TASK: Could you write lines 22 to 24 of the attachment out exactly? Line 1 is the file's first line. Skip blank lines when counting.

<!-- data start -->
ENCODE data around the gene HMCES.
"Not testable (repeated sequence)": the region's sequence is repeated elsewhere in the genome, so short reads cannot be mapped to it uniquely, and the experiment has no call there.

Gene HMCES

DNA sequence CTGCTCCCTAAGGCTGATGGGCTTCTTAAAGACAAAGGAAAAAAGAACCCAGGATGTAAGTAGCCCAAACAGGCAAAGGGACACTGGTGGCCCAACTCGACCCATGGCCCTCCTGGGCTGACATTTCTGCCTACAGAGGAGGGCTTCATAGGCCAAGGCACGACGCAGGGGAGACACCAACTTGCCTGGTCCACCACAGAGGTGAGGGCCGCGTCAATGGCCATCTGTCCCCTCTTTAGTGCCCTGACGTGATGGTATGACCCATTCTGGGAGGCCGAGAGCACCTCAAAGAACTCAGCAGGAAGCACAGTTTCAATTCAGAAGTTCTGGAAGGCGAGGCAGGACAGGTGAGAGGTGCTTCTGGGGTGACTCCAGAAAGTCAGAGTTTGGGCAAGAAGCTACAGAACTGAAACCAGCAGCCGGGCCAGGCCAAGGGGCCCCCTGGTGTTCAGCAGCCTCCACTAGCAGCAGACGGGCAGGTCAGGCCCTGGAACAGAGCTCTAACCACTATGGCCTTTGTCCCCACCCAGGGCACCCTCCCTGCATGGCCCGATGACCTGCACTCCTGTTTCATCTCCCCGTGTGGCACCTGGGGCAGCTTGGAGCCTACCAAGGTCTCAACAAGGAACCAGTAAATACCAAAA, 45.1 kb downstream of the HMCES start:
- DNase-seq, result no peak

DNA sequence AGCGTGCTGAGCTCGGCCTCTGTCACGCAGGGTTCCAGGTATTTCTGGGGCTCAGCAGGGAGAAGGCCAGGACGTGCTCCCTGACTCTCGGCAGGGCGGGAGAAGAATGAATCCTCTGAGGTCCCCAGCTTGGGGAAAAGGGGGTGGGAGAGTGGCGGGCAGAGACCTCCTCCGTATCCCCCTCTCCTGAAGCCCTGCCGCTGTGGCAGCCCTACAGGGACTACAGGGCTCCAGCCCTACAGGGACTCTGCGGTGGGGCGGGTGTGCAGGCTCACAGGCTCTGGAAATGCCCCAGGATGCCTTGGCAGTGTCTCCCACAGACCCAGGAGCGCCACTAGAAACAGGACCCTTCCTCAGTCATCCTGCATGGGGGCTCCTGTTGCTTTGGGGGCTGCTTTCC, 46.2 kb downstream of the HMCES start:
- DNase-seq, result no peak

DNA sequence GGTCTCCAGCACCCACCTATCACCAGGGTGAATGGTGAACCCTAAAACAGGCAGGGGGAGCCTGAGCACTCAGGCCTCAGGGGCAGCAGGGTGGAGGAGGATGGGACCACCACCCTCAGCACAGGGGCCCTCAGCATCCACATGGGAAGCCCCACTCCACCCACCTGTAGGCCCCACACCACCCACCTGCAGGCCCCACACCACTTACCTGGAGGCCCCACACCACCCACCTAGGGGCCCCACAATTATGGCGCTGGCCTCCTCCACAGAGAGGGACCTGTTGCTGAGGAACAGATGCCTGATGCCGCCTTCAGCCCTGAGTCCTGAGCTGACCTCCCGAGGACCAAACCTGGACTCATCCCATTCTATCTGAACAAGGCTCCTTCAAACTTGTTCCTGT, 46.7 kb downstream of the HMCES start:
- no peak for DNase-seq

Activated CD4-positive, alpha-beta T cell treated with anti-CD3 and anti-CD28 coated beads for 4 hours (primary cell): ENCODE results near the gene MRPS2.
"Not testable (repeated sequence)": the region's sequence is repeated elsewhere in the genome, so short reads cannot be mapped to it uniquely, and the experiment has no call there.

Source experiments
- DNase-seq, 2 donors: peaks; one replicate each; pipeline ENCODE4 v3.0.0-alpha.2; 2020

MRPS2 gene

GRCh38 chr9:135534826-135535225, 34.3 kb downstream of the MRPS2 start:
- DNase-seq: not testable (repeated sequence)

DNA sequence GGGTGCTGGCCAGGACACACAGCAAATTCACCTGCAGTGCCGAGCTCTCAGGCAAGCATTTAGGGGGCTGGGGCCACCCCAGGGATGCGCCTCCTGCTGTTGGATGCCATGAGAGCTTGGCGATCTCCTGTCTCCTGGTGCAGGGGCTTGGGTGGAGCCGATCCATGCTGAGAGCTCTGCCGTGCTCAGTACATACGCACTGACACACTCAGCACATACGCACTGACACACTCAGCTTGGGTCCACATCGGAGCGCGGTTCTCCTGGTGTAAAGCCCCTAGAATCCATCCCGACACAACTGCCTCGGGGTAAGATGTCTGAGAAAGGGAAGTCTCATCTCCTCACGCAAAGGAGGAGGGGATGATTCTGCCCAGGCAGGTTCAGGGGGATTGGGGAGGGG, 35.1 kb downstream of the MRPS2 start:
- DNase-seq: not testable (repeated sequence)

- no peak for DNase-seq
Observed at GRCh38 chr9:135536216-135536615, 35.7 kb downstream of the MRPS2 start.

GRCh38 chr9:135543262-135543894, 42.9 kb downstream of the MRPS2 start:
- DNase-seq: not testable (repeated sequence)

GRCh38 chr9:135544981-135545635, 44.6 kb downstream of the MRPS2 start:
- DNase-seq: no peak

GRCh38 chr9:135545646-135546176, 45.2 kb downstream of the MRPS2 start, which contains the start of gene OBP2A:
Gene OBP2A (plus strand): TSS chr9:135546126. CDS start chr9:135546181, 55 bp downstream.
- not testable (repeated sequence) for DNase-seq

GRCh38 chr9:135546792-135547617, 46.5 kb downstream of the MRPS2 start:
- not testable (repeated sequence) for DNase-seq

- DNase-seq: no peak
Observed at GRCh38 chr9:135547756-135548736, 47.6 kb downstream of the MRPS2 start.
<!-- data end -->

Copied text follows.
- DNase-seq: not testable (repeated sequence)

GRCh38 chr9:135544981-135545635, 44.6 kb downstream of the MRPS2 start:
- DNase-seq: no peak